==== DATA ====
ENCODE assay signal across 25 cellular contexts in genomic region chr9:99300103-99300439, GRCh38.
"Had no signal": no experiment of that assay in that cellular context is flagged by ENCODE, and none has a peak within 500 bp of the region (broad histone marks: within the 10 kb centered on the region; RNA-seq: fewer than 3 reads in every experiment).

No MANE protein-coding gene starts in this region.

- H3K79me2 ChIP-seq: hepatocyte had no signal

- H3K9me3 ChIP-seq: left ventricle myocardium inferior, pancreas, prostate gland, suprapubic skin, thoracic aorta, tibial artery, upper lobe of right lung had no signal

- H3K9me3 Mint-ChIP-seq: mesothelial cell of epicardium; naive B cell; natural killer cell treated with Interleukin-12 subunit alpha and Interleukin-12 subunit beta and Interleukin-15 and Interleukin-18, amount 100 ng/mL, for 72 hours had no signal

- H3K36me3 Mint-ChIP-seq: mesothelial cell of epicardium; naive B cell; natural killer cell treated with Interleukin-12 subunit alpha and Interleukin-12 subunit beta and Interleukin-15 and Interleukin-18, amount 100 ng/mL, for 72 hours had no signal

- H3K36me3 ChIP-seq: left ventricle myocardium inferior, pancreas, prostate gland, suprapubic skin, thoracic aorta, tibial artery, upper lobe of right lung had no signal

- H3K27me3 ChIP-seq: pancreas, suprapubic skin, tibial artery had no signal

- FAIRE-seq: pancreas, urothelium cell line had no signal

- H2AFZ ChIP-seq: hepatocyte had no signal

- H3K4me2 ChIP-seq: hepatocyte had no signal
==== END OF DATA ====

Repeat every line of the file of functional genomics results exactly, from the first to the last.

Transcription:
ENCODE assay signal across 25 cellular contexts in genomic region chr9:99300103-99300439, GRCh38.
"Had no signal": no experiment of that assay in that cellular context is flagged by ENCODE, and none has a peak within 500 bp of the region (broad histone marks: within the 10 kb centered on the region; RNA-seq: fewer than 3 reads in every experiment).

No MANE protein-coding gene starts in this region.

- H3K79me2 ChIP-seq: hepatocyte had no signal

- H3K9me3 ChIP-seq: left ventricle myocardium inferior, pancreas, prostate gland, suprapubic skin, thoracic aorta, tibial artery, upper lobe of right lung had no signal

- H3K9me3 Mint-ChIP-seq: mesothelial cell of epicardium; naive B cell; natural killer cell treated with Interleukin-12 subunit alpha and Interleukin-12 subunit beta and Interleukin-15 and Interleukin-18, amount 100 ng/mL, for 72 hours had no signal

- H3K36me3 Mint-ChIP-seq: mesothelial cell of epicardium; naive B cell; natural killer cell treated with Interleukin-12 subunit alpha and Interleukin-12 subunit beta and Interleukin-15 and Interleukin-18, amount 100 ng/mL, for 72 hours had no signal

- H3K36me3 ChIP-seq: left ventricle myocardium inferior, pancreas, prostate gland, suprapubic skin, thoracic aorta, tibial artery, upper lobe of right lung had no signal

- H3K27me3 ChIP-seq: pancreas, suprapubic skin, tibial artery had no signal

- FAIRE-seq: pancreas, urothelium cell line had no signal

- H2AFZ ChIP-seq: hepatocyte had no signal

- H3K4me2 ChIP-seq: hepatocyte had no signal